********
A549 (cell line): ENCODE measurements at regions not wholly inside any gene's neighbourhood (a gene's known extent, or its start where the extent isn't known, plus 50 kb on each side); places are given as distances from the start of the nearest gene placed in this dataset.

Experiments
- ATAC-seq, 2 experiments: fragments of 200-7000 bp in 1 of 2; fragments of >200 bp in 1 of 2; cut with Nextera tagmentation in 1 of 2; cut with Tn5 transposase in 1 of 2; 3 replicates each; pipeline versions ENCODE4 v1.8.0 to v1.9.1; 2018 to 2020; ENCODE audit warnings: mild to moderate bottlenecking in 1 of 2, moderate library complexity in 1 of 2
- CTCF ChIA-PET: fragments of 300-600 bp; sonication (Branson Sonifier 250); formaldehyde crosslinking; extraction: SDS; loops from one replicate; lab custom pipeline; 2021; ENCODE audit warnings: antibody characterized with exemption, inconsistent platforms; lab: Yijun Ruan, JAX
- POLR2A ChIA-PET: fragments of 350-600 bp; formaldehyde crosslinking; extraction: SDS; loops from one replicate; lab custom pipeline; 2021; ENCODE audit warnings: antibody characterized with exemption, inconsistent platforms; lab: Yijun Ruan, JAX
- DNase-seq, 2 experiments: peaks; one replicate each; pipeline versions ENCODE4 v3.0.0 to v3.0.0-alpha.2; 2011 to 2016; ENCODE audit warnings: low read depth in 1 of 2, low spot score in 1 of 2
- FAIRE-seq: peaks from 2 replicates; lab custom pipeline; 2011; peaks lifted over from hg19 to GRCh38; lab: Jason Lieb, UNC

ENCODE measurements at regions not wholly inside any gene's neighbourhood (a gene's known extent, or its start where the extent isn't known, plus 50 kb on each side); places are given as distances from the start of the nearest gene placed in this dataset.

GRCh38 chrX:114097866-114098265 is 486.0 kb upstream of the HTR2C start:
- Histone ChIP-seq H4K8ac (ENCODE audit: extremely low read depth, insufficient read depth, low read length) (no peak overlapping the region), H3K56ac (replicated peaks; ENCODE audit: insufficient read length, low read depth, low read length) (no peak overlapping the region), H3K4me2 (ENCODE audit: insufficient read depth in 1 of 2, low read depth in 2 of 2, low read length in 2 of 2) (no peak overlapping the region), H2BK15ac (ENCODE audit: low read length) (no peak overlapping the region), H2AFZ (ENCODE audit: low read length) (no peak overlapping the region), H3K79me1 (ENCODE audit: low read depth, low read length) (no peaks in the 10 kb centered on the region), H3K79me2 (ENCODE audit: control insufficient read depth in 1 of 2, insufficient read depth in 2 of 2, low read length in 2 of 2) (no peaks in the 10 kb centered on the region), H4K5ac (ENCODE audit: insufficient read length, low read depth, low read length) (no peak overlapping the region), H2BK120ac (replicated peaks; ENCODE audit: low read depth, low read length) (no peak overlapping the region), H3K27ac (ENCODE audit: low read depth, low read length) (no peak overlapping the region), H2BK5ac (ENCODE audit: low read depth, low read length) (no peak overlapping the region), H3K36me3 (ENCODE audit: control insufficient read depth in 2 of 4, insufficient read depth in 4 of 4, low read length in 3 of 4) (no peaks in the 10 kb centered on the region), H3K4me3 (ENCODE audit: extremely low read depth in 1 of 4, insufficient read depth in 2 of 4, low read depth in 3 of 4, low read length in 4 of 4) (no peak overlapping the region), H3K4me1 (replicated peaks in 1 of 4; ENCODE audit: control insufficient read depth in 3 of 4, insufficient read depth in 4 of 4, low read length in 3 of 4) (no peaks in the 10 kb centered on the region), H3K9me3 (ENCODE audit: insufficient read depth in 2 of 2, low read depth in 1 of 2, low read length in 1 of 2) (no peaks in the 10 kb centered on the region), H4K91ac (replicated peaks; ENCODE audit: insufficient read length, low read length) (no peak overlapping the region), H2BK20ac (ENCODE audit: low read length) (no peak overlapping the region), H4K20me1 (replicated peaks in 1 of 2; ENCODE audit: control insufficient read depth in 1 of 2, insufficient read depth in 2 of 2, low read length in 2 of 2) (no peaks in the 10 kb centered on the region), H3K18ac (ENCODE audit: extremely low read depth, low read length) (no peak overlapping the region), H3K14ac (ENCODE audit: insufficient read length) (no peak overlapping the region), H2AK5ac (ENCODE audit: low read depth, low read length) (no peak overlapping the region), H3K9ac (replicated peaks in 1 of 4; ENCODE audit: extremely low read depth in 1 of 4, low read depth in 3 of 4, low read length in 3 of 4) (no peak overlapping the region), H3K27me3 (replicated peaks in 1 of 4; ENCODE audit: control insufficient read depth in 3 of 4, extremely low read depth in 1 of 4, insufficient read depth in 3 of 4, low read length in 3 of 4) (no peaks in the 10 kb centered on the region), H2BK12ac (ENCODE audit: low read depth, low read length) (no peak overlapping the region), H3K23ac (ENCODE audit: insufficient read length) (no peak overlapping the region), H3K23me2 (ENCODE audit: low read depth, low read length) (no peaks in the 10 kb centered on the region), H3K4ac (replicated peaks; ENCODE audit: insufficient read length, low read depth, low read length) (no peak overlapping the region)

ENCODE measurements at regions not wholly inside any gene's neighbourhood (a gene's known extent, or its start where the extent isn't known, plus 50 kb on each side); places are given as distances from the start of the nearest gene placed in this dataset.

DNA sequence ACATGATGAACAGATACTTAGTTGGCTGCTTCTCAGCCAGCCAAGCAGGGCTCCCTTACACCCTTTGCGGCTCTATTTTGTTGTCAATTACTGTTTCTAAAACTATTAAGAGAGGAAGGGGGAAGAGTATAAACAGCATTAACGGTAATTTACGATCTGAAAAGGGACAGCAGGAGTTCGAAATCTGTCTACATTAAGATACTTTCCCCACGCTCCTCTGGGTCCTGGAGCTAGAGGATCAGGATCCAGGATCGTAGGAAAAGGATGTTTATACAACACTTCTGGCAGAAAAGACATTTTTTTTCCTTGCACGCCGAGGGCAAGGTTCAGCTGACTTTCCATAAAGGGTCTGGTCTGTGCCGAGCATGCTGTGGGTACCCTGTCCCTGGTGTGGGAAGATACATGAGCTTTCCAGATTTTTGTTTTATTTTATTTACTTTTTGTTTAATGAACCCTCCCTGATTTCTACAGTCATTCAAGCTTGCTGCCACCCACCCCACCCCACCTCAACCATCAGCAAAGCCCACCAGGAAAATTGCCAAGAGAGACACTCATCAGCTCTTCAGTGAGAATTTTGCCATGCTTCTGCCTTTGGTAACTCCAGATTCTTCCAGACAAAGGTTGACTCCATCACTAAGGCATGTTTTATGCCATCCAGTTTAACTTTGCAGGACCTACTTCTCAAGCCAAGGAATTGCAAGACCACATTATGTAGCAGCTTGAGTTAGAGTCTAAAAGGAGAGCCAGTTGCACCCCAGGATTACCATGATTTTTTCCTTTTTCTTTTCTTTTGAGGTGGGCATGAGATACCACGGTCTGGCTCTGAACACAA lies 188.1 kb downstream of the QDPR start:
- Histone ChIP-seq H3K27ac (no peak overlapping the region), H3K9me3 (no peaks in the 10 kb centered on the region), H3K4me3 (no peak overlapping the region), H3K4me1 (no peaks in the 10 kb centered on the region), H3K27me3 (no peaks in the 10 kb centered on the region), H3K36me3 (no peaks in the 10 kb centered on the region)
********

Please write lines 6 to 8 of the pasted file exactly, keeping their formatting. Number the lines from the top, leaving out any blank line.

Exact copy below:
- DNase-seq, 2 experiments: peaks; one replicate each; pipeline versions ENCODE4 v3.0.0 to v3.0.0-alpha.2; 2011 to 2016; ENCODE audit warnings: low read depth in 1 of 2, low spot score in 1 of 2
- FAIRE-seq: peaks from 2 replicates; lab custom pipeline; 2011; peaks lifted over from hg19 to GRCh38; lab: Jason Lieb, UNC

ENCODE measurements at regions not wholly inside any gene's neighbourhood (a gene's known extent, or its start where the extent isn't known, plus 50 kb on each side); places are given as distances from the start of the nearest gene placed in this dataset.